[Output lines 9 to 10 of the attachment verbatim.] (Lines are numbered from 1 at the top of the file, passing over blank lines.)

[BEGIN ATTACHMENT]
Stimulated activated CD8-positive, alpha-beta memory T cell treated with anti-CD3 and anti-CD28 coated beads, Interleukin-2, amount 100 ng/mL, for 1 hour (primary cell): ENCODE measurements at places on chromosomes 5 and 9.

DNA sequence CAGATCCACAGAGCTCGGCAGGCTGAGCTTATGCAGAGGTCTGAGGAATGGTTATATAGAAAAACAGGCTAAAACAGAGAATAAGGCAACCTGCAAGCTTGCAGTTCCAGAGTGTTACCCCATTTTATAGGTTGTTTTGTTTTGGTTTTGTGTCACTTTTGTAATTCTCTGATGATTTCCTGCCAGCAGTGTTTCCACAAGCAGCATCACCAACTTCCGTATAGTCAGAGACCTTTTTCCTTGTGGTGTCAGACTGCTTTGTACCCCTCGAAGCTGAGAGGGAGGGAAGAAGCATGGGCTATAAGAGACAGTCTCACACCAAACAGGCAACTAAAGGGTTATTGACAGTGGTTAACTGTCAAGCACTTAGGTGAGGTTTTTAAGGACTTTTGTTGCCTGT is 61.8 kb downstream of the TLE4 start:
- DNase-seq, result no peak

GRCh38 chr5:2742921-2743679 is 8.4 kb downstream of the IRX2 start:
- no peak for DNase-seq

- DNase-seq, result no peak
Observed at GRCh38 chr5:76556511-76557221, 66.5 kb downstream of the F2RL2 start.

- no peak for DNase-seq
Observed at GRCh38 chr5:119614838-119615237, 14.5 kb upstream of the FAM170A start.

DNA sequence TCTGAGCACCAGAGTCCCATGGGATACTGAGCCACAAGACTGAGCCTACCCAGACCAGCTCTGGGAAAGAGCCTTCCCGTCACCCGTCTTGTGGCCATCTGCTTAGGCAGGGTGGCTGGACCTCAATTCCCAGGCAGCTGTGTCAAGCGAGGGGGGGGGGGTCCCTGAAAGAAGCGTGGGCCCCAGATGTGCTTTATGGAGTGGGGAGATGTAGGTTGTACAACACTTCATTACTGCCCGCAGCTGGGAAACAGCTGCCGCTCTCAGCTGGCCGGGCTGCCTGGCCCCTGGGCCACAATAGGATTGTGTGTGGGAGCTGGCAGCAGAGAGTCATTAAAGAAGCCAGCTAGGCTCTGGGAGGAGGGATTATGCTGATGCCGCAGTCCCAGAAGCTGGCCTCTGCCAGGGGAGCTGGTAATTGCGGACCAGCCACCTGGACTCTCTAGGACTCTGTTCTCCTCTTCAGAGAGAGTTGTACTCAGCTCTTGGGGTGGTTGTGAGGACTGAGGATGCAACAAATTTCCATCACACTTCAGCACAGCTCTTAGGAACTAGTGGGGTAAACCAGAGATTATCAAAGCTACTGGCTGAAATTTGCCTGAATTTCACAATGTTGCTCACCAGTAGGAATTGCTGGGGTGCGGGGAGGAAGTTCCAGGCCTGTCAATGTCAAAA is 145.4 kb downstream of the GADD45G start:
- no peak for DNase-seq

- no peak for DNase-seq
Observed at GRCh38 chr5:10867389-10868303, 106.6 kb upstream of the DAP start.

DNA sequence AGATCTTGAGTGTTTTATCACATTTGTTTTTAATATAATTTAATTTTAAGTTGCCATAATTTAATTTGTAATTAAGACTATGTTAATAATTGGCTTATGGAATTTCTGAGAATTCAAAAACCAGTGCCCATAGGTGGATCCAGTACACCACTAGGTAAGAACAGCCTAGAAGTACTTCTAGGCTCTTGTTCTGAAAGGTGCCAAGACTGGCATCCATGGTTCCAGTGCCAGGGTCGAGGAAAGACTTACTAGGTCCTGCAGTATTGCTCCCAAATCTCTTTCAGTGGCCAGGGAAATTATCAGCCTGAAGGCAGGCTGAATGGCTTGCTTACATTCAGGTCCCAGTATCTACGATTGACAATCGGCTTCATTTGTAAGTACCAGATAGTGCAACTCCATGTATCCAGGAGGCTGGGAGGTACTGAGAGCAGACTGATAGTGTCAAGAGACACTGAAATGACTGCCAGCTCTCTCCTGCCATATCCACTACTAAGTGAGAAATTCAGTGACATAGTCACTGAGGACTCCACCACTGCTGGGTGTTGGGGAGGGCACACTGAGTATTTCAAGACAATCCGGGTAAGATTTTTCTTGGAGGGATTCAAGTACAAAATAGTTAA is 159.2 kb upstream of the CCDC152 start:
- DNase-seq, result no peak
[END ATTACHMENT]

Observed at GRCh38 chr5:119614838-119615237, 14.5 kb upstream of the FAM170A start.

DNA sequence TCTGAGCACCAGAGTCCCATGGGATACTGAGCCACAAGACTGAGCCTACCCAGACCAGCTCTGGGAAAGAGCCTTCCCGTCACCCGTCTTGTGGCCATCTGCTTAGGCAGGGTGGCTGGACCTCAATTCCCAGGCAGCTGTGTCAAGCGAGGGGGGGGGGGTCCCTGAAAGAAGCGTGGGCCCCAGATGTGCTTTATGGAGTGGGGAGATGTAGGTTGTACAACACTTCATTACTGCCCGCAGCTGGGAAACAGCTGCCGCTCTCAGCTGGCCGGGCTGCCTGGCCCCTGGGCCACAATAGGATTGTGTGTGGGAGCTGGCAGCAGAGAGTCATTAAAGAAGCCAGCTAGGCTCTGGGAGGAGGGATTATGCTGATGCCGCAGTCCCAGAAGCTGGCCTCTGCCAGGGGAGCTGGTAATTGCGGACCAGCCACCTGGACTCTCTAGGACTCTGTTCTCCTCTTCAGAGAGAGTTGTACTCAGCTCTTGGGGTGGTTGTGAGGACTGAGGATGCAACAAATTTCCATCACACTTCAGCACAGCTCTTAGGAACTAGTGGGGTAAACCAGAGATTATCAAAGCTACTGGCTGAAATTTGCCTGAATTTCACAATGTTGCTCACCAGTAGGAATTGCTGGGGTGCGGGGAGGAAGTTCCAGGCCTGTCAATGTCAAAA is 145.4 kb downstream of the GADD45G start: